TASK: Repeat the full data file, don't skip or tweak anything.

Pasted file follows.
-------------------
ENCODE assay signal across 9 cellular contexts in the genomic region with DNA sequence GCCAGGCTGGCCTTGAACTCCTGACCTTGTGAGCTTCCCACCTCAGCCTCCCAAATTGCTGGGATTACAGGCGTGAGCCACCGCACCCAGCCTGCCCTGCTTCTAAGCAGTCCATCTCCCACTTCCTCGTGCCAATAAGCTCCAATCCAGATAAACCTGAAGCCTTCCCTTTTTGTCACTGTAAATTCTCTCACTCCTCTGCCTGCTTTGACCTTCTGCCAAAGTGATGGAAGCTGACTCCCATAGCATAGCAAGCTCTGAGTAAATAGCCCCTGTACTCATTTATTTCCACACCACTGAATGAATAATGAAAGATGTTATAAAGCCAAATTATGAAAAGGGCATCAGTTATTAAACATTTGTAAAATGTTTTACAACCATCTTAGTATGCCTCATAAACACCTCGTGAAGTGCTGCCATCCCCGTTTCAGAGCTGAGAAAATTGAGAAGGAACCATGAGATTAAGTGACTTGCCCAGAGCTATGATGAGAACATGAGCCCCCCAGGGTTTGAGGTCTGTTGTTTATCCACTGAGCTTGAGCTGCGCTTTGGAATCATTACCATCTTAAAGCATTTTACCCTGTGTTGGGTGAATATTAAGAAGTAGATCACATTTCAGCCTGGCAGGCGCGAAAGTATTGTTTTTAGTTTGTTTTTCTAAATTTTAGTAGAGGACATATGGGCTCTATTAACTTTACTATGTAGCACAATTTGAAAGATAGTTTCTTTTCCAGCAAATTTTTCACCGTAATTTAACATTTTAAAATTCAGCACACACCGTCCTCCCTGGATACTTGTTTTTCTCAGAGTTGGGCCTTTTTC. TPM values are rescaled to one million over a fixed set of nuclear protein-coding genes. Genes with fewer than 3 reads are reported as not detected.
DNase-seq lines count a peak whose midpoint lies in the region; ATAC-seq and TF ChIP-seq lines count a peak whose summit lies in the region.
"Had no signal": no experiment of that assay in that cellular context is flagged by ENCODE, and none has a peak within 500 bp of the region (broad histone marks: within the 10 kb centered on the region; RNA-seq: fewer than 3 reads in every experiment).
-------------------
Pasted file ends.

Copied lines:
ENCODE assay signal across 9 cellular contexts in the genomic region with DNA sequence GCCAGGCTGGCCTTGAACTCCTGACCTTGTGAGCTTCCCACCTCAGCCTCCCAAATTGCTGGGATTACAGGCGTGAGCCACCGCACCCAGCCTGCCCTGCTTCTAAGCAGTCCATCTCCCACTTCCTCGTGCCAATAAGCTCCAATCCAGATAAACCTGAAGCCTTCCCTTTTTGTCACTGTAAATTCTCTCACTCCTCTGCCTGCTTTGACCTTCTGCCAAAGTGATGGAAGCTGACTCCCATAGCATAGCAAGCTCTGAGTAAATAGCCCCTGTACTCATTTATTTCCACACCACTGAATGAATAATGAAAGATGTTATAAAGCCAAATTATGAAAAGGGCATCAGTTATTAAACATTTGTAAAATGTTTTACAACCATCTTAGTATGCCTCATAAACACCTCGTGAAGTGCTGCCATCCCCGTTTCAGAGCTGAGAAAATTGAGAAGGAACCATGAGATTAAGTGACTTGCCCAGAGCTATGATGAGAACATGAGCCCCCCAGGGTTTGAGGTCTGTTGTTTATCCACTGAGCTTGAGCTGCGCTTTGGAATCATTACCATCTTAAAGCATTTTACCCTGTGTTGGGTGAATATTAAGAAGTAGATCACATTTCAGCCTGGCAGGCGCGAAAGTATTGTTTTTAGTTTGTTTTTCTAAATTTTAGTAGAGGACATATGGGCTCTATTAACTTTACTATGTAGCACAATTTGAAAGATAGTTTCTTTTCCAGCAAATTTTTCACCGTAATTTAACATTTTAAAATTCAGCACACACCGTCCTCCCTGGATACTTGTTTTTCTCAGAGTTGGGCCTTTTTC. TPM values are rescaled to one million over a fixed set of nuclear protein-coding genes. Genes with fewer than 3 reads are reported as not detected.
DNase-seq lines count a peak whose midpoint lies in the region; ATAC-seq and TF ChIP-seq lines count a peak whose summit lies in the region.
"Had no signal": no experiment of that assay in that cellular context is flagged by ENCODE, and none has a peak within 500 bp of the region (broad histone marks: within the 10 kb centered on the region; RNA-seq: fewer than 3 reads in every experiment).